If there is a literary equivalent to movies that mix live action and animation a la Cool World and Who Framed Roger Rabbit, Paul Murray’s darkly cartoonish novel Skippy Dies is it. Set in a so-so Catholic boarding school near Dublin, the book centers around the undoing of two 14-year-old boys, one lovesick and shy, the other cheerfully nerdy and enchanted by science.
Here’s an email that the nerdy one, Ruprecht Van Doren, sends into outer space early in the book as part of his search for extraterrestrial life:
Greetings, fellow intelligent life-forms! I am Ruprecht Van Doren, a fourteen-year-old human boy from planet Earth. My favourite food is pizza. My favourite large animal is the hippo. Hippos are excellent swimmers despite their bulk. However, they can be more aggressive than their sleepy demeanour might suggest. Approach with caution!!! When I finish school, I intend to do my PhD at Stanford University. A keen sportsman, my hobbies include programming my computer and Yahtzee, a game of skill and chance played with dice.
One of the feisty wiseacres Ruprecht hangs around with reads this and thinks it’s really stupid. “Who the hell’s going to want to reply to that?” he says. “It’s the gayest e-mail I ever heard.”
Later in the book — the same book! — Ruprecht loses his faith in science and math, stops speaking, and grows obese from grief following the sudden death of Skippy, his best friend and roommate. That’s how all over the place this long, bumpy novel is: one minute you’re LOLing at the incredibly funny dialogue between the kids and the next you’re barely holding it together in the face of Murray’s unflinching rendering of adolescent despair and disillusionment. This is not just black humor, either, nor absurdist horror — Skippy does actually die, and there is actually a cause, and someone is actually responsible. And contrary to what you might think based on the novel’s jaunty title and deceptively smiling flap copy, his death is treated not as a joke but as a tragedy.
And while it’s undoubtedly the novel’s central event, it’s also just one of many emotionally punishing plot lines that take up its 660 pages. These plot lines — about unrequited love, about drugs, about becoming an adult and resigning oneself to life as an orthodontist — unfold one top of the other, with Murray shifting his attention every time one short chapter ends and another begins. Murray fights on a bunch of different fronts at once, and to his credit, it’s only very late in the game that you realize — and start getting distracted by — how all the stories he’s telling fit together thematically. Spoiler alert: the book is “about” history, memory, and the crushing asymmetry of our lawless universe.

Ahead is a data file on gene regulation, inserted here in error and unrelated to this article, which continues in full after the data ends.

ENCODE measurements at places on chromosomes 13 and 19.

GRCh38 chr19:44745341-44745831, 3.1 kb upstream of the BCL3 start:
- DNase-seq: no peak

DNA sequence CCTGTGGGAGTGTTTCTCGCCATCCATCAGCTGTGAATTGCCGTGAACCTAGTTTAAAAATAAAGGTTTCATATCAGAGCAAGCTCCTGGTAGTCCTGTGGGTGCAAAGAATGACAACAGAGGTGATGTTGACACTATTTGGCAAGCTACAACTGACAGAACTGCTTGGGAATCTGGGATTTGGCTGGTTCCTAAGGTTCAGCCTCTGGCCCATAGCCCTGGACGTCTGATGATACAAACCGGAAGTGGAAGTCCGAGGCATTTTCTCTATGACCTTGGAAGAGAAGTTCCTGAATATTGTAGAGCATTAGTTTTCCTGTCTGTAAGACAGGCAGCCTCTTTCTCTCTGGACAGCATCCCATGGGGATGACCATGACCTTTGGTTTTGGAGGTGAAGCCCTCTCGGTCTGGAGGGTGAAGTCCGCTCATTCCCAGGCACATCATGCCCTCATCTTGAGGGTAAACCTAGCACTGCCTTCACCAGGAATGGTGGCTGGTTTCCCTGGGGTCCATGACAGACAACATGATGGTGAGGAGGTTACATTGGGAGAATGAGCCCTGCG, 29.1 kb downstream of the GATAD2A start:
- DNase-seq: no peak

For all that, Skippy Dies is at its best when Murray is trying to be funny. My favorite bit takes place when Ruprecht and the boys are trying to come up with a way for Skippy to prevail over his rival in love, and Dennis — the same fellow who earlier taunted Ruprecht for his email to the space aliens — proposes building a death ray and evaporating the guy. Ruprecht dismisses this as a bad idea, on the basis that “violence never solved anything,” and Dennis disagrees. “Violence solves everything, you idiot, look at the history of the world,” he says. “Any situation they have, they dick around with it for a while, then they bring in violence.” Later on Dennis flips out when he finds out he’s supposed to play the bassoon in a quartet with Ruprecht as part of a concert celebrating the school’s 140th anniversary: “I’ll saw my hands off,” he declares, “before I appear on stage with you and your Orchestra of Gays!”
There are lots like this. Honestly, I don’t think I’ve ever seen the word “gay” used in the pejorative sense to greater comic effect than it is in Skippy Dies. And if that’s not your cup of tea, rest assured that the punch lines in this book are plentiful and varied: some are meant to make you laugh, while others take the form of virtuosic turns of phrase and improbably resonant metaphors. A man is tormented by visions of the woman he loves standing on the deck of an ocean cruiser with her fiance, draped in a “garland of muscular arms.” Skippy stares at a girl “uncomprehendingly, like she’s a new letter of the alphabet.” Skippy’s father, at a loss for how to talk to his son on the phone, hides his discomfort by covering himself with “pieces of dads from TV.” These are great phrases, and the regularity with which they appear throughout Skippy Dies makes the book a page-turner because one so looks forward to coming across more of them.
Come for the gay jokes, stay for the prose. Just don’t come expecting some kind of funhouse fairy tale.